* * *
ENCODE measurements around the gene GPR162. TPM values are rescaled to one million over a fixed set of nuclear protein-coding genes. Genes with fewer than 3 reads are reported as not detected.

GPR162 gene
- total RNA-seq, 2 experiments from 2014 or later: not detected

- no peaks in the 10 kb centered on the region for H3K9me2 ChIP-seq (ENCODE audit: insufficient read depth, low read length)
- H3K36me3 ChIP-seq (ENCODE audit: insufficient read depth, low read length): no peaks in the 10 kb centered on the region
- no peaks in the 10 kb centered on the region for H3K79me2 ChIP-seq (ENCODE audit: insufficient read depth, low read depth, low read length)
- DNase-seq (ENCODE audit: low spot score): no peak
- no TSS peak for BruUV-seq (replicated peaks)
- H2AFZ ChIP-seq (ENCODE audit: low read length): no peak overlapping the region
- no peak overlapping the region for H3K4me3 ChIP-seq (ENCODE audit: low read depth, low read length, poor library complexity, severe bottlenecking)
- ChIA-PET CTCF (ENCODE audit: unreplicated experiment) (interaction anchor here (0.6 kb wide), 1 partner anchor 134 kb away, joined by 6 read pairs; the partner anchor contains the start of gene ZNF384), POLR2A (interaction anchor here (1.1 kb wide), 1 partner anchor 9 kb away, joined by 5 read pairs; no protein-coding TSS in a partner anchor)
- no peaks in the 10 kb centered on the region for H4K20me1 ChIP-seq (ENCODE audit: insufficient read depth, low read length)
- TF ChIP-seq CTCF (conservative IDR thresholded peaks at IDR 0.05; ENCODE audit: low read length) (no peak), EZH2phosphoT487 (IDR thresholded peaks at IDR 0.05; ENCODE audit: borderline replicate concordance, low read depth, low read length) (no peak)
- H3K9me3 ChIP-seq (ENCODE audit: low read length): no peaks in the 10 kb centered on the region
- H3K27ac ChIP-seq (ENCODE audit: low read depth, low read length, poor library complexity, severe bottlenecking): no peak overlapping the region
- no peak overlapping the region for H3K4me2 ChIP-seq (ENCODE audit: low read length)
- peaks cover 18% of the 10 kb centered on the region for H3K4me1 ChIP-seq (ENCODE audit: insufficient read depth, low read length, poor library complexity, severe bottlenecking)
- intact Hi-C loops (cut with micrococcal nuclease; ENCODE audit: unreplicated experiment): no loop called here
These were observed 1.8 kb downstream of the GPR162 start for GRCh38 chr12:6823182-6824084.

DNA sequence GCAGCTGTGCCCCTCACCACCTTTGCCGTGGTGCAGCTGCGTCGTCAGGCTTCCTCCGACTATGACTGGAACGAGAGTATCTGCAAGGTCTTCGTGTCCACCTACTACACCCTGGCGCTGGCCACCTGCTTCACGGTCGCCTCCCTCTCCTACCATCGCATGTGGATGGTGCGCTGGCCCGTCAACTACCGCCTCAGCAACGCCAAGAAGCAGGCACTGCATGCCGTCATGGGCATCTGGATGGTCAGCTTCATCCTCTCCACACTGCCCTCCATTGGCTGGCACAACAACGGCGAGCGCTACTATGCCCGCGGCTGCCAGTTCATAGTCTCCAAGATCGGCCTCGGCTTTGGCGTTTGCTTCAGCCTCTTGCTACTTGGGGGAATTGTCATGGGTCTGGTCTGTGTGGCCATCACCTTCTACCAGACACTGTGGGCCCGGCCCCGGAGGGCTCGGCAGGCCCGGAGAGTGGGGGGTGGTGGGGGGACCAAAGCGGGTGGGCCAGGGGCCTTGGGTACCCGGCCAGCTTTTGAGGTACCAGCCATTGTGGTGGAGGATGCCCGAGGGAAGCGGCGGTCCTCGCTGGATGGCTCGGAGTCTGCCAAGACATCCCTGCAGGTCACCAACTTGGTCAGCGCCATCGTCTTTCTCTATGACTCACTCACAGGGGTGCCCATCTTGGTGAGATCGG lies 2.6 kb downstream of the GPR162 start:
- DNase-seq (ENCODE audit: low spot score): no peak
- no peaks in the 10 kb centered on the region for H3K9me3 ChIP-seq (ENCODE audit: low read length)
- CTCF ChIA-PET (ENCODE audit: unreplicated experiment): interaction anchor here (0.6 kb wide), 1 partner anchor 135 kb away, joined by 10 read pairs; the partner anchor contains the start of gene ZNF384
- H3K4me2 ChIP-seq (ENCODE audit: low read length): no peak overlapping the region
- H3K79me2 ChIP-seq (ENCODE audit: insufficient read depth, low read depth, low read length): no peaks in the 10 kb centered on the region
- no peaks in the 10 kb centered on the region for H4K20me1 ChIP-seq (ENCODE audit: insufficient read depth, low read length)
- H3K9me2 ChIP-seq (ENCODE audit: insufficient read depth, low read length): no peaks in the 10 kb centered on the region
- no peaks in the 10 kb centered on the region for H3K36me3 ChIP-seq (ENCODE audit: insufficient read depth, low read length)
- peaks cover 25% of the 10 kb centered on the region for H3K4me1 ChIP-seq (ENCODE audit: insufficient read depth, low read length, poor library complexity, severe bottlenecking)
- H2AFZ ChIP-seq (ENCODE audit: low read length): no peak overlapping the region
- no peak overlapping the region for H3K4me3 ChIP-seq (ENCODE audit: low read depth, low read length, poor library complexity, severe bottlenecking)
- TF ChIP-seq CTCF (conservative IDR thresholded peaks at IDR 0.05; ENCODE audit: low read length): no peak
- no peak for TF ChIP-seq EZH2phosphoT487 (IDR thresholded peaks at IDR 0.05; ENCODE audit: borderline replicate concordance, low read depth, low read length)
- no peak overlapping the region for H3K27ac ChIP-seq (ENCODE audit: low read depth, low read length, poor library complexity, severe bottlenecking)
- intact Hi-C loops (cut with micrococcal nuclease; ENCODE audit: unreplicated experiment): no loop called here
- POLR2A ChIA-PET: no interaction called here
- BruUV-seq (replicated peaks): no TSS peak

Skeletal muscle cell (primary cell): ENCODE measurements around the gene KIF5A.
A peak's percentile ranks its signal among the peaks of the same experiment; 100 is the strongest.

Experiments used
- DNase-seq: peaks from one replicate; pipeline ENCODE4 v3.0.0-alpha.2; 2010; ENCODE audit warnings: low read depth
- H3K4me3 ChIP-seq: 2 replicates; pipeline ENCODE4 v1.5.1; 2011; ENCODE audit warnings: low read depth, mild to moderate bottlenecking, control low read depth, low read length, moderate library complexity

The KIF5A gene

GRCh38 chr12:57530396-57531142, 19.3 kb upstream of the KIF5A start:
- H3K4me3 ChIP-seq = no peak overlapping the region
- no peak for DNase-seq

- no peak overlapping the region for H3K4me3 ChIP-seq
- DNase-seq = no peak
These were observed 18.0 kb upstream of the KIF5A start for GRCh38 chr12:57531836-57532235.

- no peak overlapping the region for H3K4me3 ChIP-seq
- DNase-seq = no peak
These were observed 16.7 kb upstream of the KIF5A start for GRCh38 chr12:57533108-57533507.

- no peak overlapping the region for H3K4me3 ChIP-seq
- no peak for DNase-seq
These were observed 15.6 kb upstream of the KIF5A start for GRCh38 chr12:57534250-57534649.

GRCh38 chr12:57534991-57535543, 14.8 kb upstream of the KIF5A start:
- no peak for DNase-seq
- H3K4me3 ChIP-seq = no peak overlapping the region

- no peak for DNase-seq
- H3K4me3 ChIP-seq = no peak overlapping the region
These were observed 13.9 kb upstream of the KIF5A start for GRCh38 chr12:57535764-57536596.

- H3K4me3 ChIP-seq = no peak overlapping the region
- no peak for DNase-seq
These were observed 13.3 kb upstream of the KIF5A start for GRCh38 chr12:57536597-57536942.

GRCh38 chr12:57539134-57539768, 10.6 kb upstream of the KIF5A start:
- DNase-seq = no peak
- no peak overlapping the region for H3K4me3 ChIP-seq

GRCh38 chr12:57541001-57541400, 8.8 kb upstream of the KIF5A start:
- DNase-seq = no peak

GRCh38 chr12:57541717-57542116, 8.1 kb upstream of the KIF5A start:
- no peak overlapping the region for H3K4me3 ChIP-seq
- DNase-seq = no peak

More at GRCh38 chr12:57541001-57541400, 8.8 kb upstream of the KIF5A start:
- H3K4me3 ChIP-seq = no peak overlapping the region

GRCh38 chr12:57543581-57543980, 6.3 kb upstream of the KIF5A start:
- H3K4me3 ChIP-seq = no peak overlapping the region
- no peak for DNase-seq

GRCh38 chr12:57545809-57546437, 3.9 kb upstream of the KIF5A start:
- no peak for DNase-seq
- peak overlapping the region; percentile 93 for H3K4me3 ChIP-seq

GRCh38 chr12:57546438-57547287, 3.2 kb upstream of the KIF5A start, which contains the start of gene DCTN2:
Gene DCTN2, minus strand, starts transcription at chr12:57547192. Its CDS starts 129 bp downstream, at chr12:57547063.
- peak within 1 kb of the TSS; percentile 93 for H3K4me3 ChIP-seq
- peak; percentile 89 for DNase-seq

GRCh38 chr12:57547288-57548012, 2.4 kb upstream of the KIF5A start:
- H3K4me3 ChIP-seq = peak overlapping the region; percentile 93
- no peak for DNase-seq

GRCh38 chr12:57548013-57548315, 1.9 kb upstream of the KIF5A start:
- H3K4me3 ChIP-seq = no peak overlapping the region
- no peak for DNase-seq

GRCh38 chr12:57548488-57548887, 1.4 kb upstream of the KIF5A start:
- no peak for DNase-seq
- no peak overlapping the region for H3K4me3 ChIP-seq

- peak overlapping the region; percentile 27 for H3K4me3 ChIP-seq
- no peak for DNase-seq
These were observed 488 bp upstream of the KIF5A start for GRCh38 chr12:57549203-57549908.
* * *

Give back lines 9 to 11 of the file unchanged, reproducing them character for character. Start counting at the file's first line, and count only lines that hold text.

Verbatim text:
- H2AFZ ChIP-seq (ENCODE audit: low read length): no peak overlapping the region
- no peak overlapping the region for H3K4me3 ChIP-seq (ENCODE audit: low read depth, low read length, poor library complexity, severe bottlenecking)
- ChIA-PET CTCF (ENCODE audit: unreplicated experiment) (interaction anchor here (0.6 kb wide), 1 partner anchor 134 kb away, joined by 6 read pairs; the partner anchor contains the start of gene ZNF384), POLR2A (interaction anchor here (1.1 kb wide), 1 partner anchor 9 kb away, joined by 5 read pairs; no protein-coding TSS in a partner anchor)